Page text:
We won’t make things difficult for you to understand. In straight and simple words, budgeting is all about categorizing and prioritizing your monthly expenses and obligations. We believe one of the best budgets to follow in retirement days is definitely the Zero Based Budget.
Here, you can focus on exactly what a good budget best delivers. It is none other than categorizing expenses to the best level.
In general, your retirement budget worksheet includes all expenses that you have each month. Starting from grocery bills, utility bills, transportation costs to insurance premiums and debt payments. Each and every single expense should find its place in the budget worksheet. You will have to right down the names of all the expenses coming to your mind. Also, write down the dollar amounts each of those expenses covers.
Once you are done with your list, add up everything and determine if the total expense is equal to or less than the total income you have per month.
If it’s more than your income, then try to slash out some expenses. Say, you can reduce your grocery bills, or save on transportation costs, or even start to earn more to tackle expenses.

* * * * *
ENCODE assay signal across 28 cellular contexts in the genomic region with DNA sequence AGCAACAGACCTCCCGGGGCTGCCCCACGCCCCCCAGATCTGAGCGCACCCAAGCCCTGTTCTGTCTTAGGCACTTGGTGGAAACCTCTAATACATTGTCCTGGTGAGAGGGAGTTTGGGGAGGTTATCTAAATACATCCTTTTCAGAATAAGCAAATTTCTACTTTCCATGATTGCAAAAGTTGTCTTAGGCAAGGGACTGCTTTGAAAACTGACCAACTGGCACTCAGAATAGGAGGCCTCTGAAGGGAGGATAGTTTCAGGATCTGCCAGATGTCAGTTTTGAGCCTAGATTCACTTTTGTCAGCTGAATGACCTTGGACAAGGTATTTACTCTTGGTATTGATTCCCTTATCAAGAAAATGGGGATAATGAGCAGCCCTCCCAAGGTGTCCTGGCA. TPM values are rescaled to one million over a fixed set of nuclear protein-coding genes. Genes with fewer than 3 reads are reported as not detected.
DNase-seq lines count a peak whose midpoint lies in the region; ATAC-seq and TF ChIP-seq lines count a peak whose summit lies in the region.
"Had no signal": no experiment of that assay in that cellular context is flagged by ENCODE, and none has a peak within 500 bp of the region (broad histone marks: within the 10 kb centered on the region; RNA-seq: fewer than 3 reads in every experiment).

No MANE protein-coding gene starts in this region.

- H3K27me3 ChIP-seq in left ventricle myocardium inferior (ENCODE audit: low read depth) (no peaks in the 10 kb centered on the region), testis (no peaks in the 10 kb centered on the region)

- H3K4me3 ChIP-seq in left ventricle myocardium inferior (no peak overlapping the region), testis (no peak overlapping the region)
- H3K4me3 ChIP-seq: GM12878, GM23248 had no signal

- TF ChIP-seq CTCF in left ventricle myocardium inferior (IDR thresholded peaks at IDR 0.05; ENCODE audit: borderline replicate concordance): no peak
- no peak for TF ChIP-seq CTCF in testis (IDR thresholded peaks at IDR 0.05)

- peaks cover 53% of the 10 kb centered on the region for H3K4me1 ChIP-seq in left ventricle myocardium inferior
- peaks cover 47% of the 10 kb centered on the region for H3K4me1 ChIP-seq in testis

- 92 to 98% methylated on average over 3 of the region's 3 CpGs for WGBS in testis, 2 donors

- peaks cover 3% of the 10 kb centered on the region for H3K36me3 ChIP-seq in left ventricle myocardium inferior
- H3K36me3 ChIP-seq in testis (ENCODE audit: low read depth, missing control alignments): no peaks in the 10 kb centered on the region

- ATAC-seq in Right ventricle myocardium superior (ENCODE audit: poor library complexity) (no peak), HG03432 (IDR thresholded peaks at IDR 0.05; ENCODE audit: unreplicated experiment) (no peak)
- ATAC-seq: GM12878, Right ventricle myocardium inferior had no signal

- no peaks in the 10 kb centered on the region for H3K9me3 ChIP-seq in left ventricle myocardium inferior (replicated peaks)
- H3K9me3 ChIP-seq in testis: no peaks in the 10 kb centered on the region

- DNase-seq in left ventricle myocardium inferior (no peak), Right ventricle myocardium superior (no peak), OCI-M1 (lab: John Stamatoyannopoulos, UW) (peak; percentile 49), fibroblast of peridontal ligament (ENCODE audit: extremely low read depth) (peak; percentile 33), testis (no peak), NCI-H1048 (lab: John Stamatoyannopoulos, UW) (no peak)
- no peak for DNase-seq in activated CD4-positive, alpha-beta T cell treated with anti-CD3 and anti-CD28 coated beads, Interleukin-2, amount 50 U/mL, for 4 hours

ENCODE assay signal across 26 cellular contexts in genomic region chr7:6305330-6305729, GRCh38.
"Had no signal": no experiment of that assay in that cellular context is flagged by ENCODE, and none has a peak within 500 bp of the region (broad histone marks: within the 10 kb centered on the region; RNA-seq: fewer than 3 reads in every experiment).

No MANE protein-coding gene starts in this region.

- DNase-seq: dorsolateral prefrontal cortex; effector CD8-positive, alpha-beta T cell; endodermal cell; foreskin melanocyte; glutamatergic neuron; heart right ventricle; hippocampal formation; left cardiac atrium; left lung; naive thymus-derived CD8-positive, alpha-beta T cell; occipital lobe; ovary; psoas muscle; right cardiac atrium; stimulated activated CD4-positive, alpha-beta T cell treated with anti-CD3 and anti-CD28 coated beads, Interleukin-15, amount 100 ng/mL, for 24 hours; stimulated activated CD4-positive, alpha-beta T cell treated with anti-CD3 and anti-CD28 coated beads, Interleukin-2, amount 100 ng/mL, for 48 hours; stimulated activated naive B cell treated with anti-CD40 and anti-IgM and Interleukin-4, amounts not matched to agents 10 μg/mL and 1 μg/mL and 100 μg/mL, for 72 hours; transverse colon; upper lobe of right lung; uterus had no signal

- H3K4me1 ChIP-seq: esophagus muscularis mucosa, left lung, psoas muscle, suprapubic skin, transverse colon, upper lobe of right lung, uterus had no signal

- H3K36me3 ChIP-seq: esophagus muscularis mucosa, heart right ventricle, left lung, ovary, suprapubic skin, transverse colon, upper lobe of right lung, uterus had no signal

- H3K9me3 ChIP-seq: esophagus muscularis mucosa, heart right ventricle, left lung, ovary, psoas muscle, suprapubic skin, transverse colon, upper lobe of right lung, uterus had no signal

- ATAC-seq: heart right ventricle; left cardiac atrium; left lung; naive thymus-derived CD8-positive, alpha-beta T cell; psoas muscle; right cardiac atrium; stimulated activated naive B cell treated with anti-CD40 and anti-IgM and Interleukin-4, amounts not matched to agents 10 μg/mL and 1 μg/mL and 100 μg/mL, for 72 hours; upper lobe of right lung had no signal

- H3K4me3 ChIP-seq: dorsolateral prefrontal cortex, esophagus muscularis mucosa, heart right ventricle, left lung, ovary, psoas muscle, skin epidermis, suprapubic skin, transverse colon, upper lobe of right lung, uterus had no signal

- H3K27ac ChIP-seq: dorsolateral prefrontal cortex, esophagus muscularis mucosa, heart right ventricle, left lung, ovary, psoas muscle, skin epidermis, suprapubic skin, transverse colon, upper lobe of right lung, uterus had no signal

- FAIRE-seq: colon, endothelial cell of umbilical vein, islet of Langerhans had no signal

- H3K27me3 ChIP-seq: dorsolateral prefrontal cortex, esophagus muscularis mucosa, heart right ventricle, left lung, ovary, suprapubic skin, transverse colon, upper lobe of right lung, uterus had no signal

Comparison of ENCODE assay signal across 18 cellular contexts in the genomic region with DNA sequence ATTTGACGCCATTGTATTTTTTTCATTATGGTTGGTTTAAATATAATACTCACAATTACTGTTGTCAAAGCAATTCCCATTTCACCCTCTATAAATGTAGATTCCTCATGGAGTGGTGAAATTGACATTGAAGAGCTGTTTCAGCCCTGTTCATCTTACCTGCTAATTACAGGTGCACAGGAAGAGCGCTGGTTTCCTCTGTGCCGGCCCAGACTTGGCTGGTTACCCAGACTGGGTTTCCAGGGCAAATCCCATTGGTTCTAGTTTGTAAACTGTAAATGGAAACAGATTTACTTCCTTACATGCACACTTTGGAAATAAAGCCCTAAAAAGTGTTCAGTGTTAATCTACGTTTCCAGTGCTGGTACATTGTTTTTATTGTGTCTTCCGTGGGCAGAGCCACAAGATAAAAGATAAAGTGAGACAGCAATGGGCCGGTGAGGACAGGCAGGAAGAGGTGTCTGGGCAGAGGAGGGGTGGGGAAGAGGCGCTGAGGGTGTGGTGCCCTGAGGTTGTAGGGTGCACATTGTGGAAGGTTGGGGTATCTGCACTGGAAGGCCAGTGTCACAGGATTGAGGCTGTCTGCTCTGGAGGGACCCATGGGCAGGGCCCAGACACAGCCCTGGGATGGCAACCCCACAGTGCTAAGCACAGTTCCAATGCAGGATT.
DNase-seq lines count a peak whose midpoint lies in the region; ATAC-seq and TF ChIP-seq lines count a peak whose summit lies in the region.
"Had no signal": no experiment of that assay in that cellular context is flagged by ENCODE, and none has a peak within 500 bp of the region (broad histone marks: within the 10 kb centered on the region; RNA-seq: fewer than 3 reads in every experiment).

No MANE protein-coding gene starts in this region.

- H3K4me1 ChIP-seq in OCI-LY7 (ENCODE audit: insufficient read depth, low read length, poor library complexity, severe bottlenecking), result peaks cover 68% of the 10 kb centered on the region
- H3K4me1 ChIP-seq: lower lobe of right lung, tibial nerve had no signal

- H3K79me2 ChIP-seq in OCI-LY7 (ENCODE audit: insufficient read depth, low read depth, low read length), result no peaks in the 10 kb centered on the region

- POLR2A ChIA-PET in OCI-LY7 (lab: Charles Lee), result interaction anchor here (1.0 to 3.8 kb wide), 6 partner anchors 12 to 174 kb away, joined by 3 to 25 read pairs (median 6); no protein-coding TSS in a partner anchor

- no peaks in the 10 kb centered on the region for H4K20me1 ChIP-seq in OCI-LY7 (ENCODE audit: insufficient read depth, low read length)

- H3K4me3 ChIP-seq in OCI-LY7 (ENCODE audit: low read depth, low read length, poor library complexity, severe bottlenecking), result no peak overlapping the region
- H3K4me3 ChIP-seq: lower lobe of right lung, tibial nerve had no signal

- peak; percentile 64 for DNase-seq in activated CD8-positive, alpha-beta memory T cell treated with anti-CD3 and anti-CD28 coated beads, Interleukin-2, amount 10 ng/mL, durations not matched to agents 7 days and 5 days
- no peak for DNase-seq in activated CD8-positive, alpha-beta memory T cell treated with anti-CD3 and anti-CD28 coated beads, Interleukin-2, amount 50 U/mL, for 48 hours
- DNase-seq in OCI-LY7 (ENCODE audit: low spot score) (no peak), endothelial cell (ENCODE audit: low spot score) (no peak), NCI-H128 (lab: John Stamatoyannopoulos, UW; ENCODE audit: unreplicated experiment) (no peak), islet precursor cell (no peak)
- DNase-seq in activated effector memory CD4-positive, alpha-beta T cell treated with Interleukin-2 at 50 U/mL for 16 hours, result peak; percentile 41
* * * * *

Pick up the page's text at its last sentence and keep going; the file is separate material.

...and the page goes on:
But, no matter what you do, always be aware of the fact that medical costs in retirement can be significant. If you are otherwise fit and fine, then you are a lucky charm. Enjoy it, for few people actually stay fit and healthy as they grow old.
Now, coming back to the Zero Based Budget Worksheet again. Once you have equaled your total expense to total income, and feel that the expense list is complete, your job is done. All you have to do then is spend money according to the budget. That’s it!
The point in explaining this budgeting system to you is that, you won’t do haphazard spending if you work with this budget.
Hence, if an unexpected expense arises, you are ready to dedicate your attention totally to your big savings accounts and certificate of deposits.
Guest Post by Andy Masaki, a blogger at Penny Less Dad and financial writer associated with OVLG.com. You can also find him fielding queries based on money management topics at various online communities and social media platforms.